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AGC: Construction firms add 44,000 jobs in October

By |  November 5, 2021

AGC

The construction industry added 44,000 jobs in October as nonresidential construction firms posted back-to-back increases for the first time since January, according to an Associated General Contractors of America (AGC) analysis of federal data.

AGC officials say the employment gains were welcome news, but they caution that employment levels remain well below pre-pandemic totals as struggles continue with the supply chain and labor shortages. A delayed vote on the Infrastructure Investment & Jobs Act is also having an impact.

“It remains encouraging to see continuing job growth in nonresidential construction but the industry remains far behind the overall economy in recovering all of the job losses from the pandemic,” says Ken Simonson, AGC’s chief economist. “Finding workers is a challenge after other sectors have [been] hiring for much longer.”

The numbers

Construction employment in October totaled nearly 7.5 million, an increase of 44,000 since September. However, industry employment remained 150,000 below the pre-pandemic peak set in February 2020.

The nonresidential segment, made up of nonresidential building and specialty trade contractors, as well as heavy and civil engineering construction firms, added 33,000 employees in October. This followed a growth of 25,800 in September.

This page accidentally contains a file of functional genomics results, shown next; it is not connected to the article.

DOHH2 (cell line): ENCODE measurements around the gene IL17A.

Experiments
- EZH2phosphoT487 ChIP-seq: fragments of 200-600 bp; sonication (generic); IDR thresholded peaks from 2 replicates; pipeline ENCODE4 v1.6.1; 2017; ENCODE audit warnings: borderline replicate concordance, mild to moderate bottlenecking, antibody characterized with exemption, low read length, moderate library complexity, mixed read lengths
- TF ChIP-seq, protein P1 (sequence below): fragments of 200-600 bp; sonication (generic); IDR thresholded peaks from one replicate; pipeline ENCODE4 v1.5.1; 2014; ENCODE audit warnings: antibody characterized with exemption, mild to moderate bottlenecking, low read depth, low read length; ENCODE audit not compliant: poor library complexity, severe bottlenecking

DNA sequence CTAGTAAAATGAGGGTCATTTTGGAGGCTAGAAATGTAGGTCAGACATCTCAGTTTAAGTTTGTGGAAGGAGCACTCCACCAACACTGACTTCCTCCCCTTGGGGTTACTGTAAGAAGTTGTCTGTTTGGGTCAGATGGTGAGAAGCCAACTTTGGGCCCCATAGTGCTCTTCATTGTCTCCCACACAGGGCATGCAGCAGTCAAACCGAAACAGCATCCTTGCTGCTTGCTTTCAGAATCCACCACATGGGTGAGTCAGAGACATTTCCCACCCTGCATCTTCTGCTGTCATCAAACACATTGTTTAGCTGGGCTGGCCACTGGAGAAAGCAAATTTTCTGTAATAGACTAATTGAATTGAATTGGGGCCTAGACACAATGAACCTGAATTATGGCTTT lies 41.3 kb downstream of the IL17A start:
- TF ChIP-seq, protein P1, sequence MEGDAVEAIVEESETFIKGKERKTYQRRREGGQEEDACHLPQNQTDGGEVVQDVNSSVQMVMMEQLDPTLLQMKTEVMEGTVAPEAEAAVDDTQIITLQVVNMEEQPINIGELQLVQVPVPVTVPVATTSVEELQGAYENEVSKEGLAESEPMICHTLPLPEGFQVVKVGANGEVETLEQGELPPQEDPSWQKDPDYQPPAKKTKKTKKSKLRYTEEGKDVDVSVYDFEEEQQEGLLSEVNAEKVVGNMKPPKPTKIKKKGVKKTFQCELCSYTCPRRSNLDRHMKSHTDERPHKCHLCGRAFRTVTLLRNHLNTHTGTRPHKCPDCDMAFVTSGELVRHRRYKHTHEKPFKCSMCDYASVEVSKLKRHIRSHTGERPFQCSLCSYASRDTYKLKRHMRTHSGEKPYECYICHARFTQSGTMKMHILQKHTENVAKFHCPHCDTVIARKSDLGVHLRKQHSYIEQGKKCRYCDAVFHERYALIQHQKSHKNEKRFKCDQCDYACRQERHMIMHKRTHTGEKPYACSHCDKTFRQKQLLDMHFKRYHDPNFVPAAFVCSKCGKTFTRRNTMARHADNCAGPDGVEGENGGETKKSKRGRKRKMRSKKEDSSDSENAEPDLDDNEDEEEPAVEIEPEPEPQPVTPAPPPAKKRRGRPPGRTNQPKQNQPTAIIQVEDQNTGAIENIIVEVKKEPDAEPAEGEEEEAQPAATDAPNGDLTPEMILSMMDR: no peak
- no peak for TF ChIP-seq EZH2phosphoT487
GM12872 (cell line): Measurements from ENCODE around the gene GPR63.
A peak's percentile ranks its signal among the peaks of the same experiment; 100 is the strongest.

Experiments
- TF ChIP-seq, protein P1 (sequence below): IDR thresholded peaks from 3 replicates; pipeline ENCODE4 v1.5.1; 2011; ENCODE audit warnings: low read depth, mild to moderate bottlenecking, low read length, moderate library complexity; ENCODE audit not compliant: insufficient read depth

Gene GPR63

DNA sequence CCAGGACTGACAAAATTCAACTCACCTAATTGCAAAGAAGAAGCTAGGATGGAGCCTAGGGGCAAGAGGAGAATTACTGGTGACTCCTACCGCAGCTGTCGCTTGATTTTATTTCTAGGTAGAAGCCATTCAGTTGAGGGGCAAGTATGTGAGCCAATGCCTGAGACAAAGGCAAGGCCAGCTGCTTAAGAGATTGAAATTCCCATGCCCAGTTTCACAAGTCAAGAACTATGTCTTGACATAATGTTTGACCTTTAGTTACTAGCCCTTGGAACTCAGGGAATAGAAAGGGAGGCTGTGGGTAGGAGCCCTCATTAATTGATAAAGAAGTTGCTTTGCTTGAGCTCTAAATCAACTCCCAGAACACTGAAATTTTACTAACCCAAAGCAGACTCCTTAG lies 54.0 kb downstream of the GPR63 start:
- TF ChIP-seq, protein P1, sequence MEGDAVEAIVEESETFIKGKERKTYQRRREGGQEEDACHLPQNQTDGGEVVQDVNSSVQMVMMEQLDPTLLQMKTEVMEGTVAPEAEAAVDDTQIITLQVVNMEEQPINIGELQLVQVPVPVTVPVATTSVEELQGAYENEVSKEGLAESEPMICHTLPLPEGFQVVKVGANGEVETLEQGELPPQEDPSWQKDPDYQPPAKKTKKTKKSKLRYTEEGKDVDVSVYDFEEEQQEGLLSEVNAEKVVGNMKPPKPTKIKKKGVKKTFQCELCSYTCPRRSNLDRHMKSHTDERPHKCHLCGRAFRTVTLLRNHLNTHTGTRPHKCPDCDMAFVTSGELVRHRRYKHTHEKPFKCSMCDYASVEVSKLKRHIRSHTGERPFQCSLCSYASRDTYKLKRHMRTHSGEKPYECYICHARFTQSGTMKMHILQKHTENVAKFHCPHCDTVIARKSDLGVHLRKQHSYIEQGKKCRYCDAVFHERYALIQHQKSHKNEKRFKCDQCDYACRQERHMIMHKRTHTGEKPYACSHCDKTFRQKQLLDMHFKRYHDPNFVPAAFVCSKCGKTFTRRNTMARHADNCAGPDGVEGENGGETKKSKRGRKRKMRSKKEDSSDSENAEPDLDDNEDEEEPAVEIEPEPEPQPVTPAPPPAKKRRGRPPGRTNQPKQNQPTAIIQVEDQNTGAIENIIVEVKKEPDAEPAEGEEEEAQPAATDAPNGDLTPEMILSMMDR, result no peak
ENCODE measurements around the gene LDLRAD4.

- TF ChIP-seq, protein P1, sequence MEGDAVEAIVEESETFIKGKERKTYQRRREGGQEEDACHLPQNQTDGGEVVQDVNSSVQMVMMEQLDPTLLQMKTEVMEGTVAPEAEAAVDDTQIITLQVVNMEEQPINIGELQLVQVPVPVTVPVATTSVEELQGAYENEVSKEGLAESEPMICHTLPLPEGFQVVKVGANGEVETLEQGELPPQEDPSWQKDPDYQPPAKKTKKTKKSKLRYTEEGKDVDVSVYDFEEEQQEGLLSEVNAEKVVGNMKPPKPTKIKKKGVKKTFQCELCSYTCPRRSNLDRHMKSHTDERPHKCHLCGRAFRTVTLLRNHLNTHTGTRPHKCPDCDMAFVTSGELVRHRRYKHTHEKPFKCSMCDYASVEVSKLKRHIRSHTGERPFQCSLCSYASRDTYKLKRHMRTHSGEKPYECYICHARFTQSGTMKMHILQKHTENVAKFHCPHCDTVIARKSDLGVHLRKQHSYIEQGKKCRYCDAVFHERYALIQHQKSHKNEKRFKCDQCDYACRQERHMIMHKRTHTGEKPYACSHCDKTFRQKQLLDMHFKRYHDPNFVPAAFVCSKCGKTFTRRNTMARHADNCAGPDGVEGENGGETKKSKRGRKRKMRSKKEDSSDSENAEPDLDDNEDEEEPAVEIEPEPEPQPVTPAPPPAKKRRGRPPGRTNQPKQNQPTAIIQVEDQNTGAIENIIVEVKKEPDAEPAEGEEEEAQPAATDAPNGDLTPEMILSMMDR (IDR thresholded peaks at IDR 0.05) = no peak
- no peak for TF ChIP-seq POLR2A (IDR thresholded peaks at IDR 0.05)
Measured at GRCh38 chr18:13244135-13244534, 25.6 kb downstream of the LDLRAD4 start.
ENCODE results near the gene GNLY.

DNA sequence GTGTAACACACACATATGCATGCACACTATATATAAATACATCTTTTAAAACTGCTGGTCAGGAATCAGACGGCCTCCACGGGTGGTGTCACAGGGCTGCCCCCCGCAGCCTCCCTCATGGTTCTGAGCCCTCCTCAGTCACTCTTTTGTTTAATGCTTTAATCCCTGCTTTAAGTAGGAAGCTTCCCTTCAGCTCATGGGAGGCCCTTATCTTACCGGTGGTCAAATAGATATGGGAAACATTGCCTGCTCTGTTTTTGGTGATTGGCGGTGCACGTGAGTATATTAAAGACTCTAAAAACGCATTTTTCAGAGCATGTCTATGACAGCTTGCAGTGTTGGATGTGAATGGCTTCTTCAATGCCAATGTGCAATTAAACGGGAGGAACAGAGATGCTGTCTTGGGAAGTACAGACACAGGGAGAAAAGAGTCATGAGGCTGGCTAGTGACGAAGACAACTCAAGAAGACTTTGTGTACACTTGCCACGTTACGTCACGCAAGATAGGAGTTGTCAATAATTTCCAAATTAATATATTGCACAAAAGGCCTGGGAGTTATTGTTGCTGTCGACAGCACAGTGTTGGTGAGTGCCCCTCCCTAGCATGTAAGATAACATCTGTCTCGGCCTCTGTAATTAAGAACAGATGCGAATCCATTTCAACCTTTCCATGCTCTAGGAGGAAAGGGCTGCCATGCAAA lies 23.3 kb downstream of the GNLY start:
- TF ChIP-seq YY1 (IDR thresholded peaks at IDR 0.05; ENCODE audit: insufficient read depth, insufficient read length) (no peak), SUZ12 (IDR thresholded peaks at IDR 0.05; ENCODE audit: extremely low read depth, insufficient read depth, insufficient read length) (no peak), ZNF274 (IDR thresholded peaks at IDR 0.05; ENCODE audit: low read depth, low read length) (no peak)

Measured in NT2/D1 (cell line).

Nonresidential employment is 239,000 below the February 2020 level, AGC says, as the sector has recovered only 63 percent of the jobs lost in the first two months of the pandemic.

Residential construction – building contractors and residential specialty trades – added 10,900 employees in October. The sector is 89,000 jobs above the February 2020 mark.

Simonson notes that the overall economy regained 87 percent of the jobs lost between February and April 2020 – an indication that many construction workers may have found jobs in homebuilding and remodeling or other sectors.

Association officials urge members of the House of Representatives to quickly pass the infrastructure bill. They note that new investments would help boost employment levels and improve overburdened distribution networks that contribute to the supply chain problem.

They also warn that new federal COVID vaccine mandates were likely to make it harder for firms that employ 100 or more people to retain and find new workers as those who are hesitant to the vaccine shift to smaller firms.

“House members should heed the lessons from this Tuesday’s elections and focus on passing bipartisan measures that will do much to boost our economy and improve supply chains,” says Stephen Sandherr, AGC’s CEO. “At the same time, we need to appreciate that having conflicting vaccine mandates for different types of firms is likely going to encourage the vaccine hesitant to work at places where the rules do not apply.”

Jack Kopanski

About the Author:

Jack Kopanski is the Managing Editor of Pit & Quarry and Editor-in-Chief of Portable Plants. Kopanski can be reached at 216-706-3756 or jkopanski@northcoastmedia.net.

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